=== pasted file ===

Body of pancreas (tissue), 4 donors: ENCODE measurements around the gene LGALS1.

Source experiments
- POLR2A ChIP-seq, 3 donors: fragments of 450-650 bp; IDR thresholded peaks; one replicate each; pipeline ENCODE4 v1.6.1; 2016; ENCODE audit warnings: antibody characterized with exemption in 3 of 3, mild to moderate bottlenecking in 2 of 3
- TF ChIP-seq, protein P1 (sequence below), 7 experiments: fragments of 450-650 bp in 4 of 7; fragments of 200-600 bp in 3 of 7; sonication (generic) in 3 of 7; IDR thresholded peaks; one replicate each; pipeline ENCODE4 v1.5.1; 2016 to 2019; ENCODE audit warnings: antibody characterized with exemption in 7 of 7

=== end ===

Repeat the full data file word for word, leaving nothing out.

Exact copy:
Body of pancreas (tissue), 4 donors: ENCODE measurements around the gene LGALS1.

Source experiments
- POLR2A ChIP-seq, 3 donors: fragments of 450-650 bp; IDR thresholded peaks; one replicate each; pipeline ENCODE4 v1.6.1; 2016; ENCODE audit warnings: antibody characterized with exemption in 3 of 3, mild to moderate bottlenecking in 2 of 3
- TF ChIP-seq, protein P1 (sequence below), 7 experiments: fragments of 450-650 bp in 4 of 7; fragments of 200-600 bp in 3 of 7; sonication (generic) in 3 of 7; IDR thresholded peaks; one replicate each; pipeline ENCODE4 v1.5.1; 2016 to 2019; ENCODE audit warnings: antibody characterized with exemption in 7 of 7